I was talking with a fellow South Seas grad the other day. He was telling me about how he was going to have to build up to having multiple projects on the go. It was the way he said it that made me bristle: like having various pots on the boil was some kind of insurance against the inevitability that most of them would fall over anyway.
It wasn’t until later that the reason for my bristling came to me. I didn’t want to admit the very real possibility that very few – if any – of the projects I pour myself into will reach fruition.
Maybe I have some kind of attention deficit so multiple projects keep my creative juices flowing and out of trouble. Maybe it’s a sense of contrived self-importance (“When I’m shuttling between my features in various stages of pre-, actual and post-production, I make time for my six pet television epics”). (Anyone who can put me onto a reliable amphetamine supply, call me.)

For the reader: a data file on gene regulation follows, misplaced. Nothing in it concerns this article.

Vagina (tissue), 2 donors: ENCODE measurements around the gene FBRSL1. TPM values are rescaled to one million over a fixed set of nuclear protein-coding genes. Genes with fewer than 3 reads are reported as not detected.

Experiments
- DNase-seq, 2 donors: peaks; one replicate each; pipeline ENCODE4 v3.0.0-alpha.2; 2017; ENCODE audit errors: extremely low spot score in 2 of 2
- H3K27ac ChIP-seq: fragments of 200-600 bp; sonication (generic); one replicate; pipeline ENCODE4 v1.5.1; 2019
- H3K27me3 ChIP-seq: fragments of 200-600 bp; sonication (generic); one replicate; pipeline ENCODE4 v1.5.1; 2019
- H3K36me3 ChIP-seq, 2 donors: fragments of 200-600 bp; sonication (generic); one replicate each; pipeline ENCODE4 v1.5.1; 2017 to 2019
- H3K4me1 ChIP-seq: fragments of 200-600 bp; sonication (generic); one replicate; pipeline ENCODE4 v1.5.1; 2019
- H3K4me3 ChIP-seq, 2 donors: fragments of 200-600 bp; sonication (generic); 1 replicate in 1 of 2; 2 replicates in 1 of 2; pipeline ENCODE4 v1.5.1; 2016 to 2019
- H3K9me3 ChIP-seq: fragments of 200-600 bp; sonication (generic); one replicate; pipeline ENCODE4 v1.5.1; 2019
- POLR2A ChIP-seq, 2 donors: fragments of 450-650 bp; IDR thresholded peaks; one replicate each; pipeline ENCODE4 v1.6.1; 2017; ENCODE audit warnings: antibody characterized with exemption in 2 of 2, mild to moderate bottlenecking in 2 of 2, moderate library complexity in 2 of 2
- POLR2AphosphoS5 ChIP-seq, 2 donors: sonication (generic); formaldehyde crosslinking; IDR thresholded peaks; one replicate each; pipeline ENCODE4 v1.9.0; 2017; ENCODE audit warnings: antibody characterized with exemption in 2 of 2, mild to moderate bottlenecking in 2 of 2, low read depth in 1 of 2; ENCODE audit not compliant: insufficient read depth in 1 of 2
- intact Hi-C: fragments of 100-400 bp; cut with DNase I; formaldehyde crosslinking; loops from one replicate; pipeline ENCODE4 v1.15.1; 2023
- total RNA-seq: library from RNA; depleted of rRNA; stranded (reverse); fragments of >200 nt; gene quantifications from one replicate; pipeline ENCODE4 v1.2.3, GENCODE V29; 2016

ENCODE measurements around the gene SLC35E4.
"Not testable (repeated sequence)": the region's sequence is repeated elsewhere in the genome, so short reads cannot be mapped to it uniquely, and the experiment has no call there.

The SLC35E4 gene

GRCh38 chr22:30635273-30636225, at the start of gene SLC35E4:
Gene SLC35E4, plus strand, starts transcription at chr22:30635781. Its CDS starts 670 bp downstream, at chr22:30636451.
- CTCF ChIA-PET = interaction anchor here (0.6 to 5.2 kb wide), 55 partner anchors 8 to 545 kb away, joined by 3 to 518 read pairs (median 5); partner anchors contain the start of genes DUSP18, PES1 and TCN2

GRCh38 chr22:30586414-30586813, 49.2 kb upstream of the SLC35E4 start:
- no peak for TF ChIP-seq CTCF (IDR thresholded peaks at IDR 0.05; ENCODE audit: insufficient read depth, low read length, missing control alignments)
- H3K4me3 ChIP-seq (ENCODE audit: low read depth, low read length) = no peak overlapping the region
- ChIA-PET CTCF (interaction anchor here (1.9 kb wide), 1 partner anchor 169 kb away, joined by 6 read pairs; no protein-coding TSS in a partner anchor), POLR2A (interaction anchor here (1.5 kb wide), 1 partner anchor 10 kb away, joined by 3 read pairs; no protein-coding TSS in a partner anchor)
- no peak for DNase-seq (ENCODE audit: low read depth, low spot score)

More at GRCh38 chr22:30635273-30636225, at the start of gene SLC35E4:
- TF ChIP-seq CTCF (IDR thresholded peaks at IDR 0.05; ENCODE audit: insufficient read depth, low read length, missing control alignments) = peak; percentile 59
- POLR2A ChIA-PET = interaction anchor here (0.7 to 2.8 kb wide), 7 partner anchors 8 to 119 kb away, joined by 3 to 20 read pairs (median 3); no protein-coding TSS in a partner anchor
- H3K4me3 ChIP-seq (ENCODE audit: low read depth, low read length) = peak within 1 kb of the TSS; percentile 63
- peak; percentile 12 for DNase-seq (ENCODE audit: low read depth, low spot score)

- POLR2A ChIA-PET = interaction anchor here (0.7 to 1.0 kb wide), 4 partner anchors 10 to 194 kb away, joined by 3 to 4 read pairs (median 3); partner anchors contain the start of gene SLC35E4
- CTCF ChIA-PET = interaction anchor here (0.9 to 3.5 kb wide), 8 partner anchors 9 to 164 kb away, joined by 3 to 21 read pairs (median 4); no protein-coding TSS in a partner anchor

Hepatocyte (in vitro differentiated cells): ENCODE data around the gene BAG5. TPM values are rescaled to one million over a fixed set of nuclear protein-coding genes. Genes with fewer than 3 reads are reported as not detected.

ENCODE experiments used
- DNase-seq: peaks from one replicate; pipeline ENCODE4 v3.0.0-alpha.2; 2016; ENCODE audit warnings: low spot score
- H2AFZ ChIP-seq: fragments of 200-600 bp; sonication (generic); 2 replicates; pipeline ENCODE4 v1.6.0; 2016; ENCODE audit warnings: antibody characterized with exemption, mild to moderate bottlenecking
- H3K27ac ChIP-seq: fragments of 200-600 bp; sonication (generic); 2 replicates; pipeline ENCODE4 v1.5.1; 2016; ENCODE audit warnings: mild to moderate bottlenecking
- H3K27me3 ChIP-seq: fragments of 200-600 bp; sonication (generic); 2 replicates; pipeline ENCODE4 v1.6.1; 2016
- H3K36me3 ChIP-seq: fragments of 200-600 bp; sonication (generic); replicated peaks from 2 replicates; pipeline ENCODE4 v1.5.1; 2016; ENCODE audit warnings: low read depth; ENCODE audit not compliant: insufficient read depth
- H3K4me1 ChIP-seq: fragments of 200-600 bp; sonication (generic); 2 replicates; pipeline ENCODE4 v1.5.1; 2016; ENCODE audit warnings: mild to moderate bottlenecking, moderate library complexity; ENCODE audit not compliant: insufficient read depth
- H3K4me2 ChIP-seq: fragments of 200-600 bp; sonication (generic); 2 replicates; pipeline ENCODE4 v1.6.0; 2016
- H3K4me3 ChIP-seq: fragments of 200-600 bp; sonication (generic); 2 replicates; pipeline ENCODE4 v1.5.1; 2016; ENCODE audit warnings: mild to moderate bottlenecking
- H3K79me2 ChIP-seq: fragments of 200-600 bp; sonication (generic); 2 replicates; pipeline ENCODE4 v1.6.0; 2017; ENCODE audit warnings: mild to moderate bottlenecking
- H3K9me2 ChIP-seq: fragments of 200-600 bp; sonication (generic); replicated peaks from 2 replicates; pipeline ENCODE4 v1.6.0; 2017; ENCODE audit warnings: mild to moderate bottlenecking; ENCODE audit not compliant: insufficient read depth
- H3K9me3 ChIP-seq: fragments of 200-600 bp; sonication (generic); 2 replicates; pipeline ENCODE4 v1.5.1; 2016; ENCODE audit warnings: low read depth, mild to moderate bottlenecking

I don’t know.
At a pragmatic level, it makes complete sense. No, not all of my little babies are gonna make it. Yes, it’s good to have another project to fall back on when one stalls and/or dies. And yes, not only do I have a short attention-span, I like being a busy bee.
But at a creative level… how freakin’ depressing. Could I really be throwing ninety-five percent of my energy at the wall? How can I truly give my best to a project when I’m questioning its future?
Maybe it’s like the sometimes endless rewriting I have to do for any and all projects: the next draft will be better; look what I’ve learned and achieved on this pass; and it’s the final product that counts, no matter how I got there.
That’s what it is: the audience doesn’t care how many bodies you buried to get it up on the screen. Only the end product.